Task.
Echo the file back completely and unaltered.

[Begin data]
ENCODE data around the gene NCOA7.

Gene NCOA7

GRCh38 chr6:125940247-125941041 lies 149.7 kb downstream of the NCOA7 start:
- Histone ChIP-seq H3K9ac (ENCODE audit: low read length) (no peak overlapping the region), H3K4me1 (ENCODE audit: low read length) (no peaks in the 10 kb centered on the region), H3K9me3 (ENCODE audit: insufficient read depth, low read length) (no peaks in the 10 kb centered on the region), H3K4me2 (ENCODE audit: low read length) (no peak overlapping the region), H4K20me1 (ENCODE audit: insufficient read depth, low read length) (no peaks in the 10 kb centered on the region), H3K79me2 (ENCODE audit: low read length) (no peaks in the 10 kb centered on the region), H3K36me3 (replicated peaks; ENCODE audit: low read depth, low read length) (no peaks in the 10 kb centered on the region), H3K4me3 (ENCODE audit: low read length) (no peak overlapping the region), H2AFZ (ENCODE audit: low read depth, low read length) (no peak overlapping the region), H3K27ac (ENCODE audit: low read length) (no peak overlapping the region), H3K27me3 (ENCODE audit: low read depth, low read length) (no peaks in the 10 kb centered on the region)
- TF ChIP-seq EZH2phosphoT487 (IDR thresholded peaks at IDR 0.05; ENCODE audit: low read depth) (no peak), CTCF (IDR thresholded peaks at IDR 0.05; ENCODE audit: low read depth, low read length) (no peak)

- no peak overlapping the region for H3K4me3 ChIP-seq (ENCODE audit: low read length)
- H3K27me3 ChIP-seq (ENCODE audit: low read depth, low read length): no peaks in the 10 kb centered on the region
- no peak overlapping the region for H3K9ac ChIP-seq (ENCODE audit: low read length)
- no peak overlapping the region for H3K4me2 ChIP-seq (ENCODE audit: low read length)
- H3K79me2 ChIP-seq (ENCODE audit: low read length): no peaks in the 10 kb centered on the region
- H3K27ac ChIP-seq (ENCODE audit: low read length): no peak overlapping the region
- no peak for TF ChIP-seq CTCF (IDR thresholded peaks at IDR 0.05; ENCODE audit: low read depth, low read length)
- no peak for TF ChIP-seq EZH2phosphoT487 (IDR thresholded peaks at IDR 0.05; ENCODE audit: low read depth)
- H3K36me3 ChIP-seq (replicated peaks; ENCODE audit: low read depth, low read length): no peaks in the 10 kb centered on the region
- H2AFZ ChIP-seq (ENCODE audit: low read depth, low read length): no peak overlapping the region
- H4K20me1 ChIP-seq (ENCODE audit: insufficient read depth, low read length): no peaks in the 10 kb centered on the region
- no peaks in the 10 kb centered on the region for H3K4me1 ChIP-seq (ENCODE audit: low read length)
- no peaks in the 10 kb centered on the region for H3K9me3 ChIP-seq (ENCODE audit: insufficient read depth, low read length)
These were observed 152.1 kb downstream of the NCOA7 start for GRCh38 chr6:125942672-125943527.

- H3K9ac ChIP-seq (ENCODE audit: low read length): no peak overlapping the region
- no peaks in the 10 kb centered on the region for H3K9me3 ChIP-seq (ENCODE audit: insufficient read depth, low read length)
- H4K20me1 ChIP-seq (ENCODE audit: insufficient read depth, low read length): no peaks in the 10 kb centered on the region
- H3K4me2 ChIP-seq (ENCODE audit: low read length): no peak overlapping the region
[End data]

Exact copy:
ENCODE data around the gene NCOA7.

Gene NCOA7

GRCh38 chr6:125940247-125941041 lies 149.7 kb downstream of the NCOA7 start:
- Histone ChIP-seq H3K9ac (ENCODE audit: low read length) (no peak overlapping the region), H3K4me1 (ENCODE audit: low read length) (no peaks in the 10 kb centered on the region), H3K9me3 (ENCODE audit: insufficient read depth, low read length) (no peaks in the 10 kb centered on the region), H3K4me2 (ENCODE audit: low read length) (no peak overlapping the region), H4K20me1 (ENCODE audit: insufficient read depth, low read length) (no peaks in the 10 kb centered on the region), H3K79me2 (ENCODE audit: low read length) (no peaks in the 10 kb centered on the region), H3K36me3 (replicated peaks; ENCODE audit: low read depth, low read length) (no peaks in the 10 kb centered on the region), H3K4me3 (ENCODE audit: low read length) (no peak overlapping the region), H2AFZ (ENCODE audit: low read depth, low read length) (no peak overlapping the region), H3K27ac (ENCODE audit: low read length) (no peak overlapping the region), H3K27me3 (ENCODE audit: low read depth, low read length) (no peaks in the 10 kb centered on the region)
- TF ChIP-seq EZH2phosphoT487 (IDR thresholded peaks at IDR 0.05; ENCODE audit: low read depth) (no peak), CTCF (IDR thresholded peaks at IDR 0.05; ENCODE audit: low read depth, low read length) (no peak)

- no peak overlapping the region for H3K4me3 ChIP-seq (ENCODE audit: low read length)
- H3K27me3 ChIP-seq (ENCODE audit: low read depth, low read length): no peaks in the 10 kb centered on the region
- no peak overlapping the region for H3K9ac ChIP-seq (ENCODE audit: low read length)
- no peak overlapping the region for H3K4me2 ChIP-seq (ENCODE audit: low read length)
- H3K79me2 ChIP-seq (ENCODE audit: low read length): no peaks in the 10 kb centered on the region
- H3K27ac ChIP-seq (ENCODE audit: low read length): no peak overlapping the region
- no peak for TF ChIP-seq CTCF (IDR thresholded peaks at IDR 0.05; ENCODE audit: low read depth, low read length)
- no peak for TF ChIP-seq EZH2phosphoT487 (IDR thresholded peaks at IDR 0.05; ENCODE audit: low read depth)
- H3K36me3 ChIP-seq (replicated peaks; ENCODE audit: low read depth, low read length): no peaks in the 10 kb centered on the region
- H2AFZ ChIP-seq (ENCODE audit: low read depth, low read length): no peak overlapping the region
- H4K20me1 ChIP-seq (ENCODE audit: insufficient read depth, low read length): no peaks in the 10 kb centered on the region
- no peaks in the 10 kb centered on the region for H3K4me1 ChIP-seq (ENCODE audit: low read length)
- no peaks in the 10 kb centered on the region for H3K9me3 ChIP-seq (ENCODE audit: insufficient read depth, low read length)
These were observed 152.1 kb downstream of the NCOA7 start for GRCh38 chr6:125942672-125943527.

- H3K9ac ChIP-seq (ENCODE audit: low read length): no peak overlapping the region
- no peaks in the 10 kb centered on the region for H3K9me3 ChIP-seq (ENCODE audit: insufficient read depth, low read length)
- H4K20me1 ChIP-seq (ENCODE audit: insufficient read depth, low read length): no peaks in the 10 kb centered on the region
- H3K4me2 ChIP-seq (ENCODE audit: low read length): no peak overlapping the region